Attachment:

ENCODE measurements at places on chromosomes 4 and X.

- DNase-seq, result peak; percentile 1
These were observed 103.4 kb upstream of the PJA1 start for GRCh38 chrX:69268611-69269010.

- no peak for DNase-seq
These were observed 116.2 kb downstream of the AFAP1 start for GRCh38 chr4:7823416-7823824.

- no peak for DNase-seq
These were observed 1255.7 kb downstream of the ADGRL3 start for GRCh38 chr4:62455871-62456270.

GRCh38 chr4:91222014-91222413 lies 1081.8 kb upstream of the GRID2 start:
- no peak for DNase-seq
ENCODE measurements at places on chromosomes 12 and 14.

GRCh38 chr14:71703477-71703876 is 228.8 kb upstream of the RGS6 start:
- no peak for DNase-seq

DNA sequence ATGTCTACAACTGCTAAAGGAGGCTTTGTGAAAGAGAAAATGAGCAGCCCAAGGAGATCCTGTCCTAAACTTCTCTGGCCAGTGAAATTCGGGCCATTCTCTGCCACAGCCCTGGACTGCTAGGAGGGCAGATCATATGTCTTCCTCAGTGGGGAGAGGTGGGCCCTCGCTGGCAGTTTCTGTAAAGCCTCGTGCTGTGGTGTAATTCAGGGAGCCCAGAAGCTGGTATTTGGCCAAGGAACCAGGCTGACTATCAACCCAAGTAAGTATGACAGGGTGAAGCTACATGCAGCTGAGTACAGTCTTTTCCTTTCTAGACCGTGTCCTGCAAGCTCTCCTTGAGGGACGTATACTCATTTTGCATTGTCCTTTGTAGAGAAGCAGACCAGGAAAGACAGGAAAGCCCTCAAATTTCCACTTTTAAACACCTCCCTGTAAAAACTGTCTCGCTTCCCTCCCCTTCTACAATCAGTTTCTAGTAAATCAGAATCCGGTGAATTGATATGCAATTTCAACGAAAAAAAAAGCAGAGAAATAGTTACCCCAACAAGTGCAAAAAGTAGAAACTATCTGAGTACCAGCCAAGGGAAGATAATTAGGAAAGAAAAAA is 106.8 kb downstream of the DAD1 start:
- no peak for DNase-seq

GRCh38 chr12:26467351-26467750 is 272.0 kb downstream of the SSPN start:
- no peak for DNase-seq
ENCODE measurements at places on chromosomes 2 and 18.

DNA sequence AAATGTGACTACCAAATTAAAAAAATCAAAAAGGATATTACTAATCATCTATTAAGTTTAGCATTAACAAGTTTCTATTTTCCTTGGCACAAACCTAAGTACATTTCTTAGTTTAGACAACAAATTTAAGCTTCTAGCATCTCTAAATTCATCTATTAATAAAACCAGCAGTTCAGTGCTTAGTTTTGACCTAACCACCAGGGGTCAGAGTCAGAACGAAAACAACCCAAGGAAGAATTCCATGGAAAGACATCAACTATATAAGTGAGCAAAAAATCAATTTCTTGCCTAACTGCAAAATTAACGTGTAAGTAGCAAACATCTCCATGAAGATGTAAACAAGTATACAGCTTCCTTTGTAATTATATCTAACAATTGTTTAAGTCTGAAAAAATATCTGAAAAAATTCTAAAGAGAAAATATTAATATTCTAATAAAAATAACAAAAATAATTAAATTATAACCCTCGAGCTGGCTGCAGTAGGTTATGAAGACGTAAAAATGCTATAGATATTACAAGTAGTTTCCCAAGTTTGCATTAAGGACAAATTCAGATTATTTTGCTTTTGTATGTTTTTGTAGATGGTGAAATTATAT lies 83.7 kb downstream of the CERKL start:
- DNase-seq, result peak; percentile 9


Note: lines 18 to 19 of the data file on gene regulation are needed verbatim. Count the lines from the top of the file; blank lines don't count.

DNA sequence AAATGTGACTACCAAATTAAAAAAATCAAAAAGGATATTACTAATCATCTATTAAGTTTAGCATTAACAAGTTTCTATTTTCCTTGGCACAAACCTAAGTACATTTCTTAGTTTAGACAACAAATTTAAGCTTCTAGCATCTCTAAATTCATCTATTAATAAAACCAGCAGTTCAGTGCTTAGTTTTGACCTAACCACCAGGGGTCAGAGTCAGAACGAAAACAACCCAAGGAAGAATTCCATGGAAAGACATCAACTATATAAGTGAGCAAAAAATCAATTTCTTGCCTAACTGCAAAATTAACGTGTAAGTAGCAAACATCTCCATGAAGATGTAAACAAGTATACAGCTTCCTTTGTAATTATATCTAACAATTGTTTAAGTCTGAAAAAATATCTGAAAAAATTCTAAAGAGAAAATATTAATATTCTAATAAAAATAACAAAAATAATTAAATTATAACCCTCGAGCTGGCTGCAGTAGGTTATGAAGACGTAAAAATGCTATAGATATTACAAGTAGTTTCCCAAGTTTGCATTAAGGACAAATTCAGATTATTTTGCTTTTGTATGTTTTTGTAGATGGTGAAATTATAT lies 83.7 kb downstream of the CERKL start:
- DNase-seq, result peak; percentile 9